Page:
Street protests planned over internet filtering

The street protests are planned in all states for Saturday December 13 and are being organised by the Digital Liberty Coalition.

The site set up Digital Liberty Coalition is being used as a central organising point for the protests which have been set to take place in CBD locations at lunchtime in Sydney Melbourne Brisbane Perth Adelaide and Hobart at 11.00am.

The group promises various interesting speakers will be addressing the rallies — including  members of parliament and a Greens senator.

Similar protests were organised by Electronic Frontiers Australia (EFA) back in 1996 to protest against plans by the then Liberal government to try and block illegal content via new Internet censorship laws. While that legislation went through its impact has been decidedly muted in part because of the comparatively minute number of addresses that have ended up on the blacklist used for illegal sites. The newly-proposed scheme is much broader in scope.

Exact plans and implementation dates for the government’s so-called “clean feed” remain uncertain but testing is due to take place with a number of ISPs. Chief amongst the arguments against the plan are the detrimental effect it will have on connection speeds (doubly ironic given the government’s plans to fund a massive increase in broadband speed) and the lack of clear information on just what will be blocked.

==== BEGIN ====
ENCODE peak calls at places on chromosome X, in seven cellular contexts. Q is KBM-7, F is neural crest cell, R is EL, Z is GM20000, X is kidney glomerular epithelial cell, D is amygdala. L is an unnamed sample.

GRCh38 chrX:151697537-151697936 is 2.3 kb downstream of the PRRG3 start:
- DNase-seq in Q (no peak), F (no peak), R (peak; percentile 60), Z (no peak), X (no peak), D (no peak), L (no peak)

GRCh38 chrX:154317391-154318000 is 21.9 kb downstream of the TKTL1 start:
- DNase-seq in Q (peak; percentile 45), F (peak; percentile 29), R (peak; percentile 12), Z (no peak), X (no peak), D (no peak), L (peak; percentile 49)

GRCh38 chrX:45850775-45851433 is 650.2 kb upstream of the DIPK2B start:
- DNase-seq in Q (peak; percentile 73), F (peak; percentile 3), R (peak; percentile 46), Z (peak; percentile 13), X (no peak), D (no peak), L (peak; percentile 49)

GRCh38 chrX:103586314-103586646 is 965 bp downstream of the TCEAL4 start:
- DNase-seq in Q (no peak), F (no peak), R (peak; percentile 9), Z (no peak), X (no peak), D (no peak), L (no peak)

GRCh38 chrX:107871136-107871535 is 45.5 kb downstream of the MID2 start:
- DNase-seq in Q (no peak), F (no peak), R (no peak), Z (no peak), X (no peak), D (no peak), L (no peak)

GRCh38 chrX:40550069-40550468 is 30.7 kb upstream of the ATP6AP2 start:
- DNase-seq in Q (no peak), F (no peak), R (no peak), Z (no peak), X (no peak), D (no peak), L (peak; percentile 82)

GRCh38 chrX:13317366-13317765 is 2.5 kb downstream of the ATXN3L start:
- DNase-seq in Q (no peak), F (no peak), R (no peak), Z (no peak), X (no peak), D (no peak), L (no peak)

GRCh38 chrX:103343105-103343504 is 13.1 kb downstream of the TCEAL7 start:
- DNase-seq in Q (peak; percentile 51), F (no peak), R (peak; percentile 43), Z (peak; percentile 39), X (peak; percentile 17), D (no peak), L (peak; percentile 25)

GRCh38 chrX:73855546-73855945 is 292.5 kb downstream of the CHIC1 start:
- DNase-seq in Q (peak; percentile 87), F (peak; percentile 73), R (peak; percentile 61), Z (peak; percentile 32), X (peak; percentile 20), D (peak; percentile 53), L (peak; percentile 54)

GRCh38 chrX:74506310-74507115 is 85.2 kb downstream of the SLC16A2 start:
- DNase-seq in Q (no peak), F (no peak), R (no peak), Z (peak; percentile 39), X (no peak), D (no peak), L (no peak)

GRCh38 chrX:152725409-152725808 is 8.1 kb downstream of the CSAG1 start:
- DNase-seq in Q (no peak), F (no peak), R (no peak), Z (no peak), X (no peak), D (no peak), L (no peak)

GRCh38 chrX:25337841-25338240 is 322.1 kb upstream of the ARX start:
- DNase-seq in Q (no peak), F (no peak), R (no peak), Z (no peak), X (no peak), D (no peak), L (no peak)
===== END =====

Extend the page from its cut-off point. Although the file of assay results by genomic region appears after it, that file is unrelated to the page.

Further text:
The online Save The Net petition set up by activist group GetUp has already attracted more than 55000 signatures according to organisers. However online petitions are often ignored by governments and don’t guarantee a berth on the evening news – a much more likely prospect on a slow news Saturday.

Senator Stephen Conroy the minister charged with implementing the plan has consistently dismissed protestors on the grounds that they are not interested in helping protect children but has failed to answer any of the criticisms of the proposal. Conroy’s claims that similar schemes are already in place in Europe have also been extensively criticised with an EFA analysis highlighting numerous differences in approach.